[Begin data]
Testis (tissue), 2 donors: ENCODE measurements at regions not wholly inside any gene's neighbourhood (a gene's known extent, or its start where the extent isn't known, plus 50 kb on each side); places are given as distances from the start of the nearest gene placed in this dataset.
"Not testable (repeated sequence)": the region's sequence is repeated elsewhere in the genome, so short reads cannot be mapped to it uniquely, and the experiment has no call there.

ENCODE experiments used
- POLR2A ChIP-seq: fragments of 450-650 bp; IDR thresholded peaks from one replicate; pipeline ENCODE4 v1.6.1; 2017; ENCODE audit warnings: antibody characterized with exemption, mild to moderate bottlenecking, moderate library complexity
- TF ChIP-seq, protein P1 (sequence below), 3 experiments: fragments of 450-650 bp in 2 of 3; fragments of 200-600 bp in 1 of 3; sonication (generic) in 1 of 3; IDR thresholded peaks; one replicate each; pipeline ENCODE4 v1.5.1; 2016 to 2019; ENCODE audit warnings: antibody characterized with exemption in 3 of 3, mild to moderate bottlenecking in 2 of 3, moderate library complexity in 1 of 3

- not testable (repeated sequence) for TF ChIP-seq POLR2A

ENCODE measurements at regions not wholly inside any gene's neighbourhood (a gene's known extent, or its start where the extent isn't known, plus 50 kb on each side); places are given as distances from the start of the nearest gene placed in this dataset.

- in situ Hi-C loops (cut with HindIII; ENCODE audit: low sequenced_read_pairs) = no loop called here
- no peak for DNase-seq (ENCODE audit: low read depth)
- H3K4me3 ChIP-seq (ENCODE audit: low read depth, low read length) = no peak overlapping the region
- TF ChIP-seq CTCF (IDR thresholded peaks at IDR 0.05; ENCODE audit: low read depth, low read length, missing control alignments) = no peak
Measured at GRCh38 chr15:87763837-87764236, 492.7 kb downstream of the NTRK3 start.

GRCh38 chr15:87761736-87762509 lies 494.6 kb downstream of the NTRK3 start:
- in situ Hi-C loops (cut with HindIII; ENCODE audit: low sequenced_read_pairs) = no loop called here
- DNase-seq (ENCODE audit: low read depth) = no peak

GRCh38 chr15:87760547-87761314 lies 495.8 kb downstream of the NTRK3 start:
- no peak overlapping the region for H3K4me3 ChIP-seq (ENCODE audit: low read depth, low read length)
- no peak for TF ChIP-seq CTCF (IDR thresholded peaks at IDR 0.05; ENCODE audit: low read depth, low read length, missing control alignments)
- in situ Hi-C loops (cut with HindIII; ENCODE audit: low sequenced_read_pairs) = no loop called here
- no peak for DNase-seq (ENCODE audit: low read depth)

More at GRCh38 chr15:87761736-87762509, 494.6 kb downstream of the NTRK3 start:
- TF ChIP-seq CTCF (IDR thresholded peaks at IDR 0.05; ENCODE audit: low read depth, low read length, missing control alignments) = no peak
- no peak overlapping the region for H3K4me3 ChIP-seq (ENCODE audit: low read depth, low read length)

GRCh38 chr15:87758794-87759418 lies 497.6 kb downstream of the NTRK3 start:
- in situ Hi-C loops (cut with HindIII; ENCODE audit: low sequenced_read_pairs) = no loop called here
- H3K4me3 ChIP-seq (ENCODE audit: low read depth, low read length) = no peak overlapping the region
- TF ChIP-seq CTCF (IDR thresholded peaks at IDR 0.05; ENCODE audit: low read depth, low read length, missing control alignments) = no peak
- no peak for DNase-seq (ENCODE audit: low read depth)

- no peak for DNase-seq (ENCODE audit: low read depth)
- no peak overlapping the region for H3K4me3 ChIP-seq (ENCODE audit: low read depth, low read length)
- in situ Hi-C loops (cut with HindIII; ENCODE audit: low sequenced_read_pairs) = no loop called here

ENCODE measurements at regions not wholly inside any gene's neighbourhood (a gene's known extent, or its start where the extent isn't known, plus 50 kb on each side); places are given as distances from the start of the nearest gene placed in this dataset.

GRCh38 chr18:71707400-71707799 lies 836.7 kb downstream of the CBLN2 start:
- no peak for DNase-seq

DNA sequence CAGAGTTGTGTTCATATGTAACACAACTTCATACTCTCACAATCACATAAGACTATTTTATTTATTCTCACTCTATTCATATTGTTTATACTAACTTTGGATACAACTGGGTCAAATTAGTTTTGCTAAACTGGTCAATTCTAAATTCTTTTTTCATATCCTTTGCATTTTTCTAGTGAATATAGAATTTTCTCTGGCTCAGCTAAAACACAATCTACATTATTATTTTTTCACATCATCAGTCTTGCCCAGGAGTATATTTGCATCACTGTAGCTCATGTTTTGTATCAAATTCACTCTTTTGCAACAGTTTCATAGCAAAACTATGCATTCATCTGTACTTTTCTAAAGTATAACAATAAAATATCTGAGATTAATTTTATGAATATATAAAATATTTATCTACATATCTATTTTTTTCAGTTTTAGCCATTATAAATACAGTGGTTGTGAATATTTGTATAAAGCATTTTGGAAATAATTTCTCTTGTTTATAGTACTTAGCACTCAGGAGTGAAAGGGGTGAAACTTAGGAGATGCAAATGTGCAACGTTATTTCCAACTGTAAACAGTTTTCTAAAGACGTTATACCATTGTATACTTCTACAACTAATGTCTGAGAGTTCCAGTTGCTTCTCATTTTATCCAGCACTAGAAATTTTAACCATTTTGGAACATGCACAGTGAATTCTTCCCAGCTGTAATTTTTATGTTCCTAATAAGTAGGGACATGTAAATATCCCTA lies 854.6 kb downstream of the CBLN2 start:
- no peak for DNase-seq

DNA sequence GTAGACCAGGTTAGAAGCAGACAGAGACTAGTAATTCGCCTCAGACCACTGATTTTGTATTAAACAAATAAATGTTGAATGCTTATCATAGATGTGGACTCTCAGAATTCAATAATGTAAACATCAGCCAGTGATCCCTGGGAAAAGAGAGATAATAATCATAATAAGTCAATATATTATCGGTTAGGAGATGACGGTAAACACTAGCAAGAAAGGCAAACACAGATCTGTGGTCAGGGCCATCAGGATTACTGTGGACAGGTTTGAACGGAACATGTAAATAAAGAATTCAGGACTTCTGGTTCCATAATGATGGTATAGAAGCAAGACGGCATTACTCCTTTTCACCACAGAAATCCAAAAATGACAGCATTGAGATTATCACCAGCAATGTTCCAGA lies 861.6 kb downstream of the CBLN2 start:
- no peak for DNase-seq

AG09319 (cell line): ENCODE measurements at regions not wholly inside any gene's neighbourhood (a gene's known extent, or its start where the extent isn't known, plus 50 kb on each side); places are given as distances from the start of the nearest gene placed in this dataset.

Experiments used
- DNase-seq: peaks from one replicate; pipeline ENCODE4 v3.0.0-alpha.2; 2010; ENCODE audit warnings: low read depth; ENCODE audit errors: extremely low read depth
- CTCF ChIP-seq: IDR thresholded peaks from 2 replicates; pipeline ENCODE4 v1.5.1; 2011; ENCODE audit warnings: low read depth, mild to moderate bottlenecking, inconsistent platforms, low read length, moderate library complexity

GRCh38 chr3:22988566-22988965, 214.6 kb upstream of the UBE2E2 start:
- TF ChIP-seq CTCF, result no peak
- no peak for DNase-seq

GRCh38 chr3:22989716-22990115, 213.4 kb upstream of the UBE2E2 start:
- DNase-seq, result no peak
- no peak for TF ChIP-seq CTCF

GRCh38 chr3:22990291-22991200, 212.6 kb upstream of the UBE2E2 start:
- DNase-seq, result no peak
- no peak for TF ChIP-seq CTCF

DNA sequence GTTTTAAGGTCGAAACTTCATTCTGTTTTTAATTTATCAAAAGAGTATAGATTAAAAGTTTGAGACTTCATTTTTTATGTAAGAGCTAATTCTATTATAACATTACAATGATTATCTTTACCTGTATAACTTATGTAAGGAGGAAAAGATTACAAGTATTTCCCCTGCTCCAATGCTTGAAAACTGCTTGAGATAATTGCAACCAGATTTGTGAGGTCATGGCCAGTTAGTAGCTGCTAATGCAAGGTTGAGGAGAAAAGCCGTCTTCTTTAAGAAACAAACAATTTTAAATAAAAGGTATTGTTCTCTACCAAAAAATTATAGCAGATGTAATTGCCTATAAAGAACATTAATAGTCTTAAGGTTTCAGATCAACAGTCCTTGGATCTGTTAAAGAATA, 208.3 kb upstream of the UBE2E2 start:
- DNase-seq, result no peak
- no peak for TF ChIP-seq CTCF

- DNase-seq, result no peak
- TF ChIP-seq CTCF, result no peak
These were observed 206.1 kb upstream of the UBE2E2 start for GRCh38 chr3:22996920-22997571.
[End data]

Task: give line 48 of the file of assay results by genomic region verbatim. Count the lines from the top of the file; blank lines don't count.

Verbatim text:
- no peak for TF ChIP-seq CTCF